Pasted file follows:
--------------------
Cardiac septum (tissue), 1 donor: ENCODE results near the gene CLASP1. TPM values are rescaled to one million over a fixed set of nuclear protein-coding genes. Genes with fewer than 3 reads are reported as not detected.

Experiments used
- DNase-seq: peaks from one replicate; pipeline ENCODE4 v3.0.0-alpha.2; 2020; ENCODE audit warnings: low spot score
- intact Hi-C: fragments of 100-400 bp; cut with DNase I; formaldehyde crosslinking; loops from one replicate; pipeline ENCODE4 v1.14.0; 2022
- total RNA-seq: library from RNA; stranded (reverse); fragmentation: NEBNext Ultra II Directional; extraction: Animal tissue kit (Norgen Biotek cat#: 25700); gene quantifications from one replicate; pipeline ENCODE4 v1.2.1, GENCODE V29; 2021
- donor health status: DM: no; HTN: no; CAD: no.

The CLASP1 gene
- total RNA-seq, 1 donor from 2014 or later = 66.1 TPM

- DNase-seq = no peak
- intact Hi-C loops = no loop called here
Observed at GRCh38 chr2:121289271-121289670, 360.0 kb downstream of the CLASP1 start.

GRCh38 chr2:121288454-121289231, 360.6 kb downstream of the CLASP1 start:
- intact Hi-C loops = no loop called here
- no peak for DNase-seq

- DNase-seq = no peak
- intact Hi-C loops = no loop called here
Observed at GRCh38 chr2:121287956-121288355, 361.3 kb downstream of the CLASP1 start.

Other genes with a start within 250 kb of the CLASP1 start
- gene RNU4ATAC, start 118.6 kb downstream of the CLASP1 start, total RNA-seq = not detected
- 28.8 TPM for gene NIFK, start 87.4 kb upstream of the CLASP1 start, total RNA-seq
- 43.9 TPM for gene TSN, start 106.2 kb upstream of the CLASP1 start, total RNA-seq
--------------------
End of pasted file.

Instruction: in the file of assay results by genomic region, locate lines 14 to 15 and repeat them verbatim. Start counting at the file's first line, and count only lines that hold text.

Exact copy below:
- no peak for DNase-seq

- DNase-seq = no peak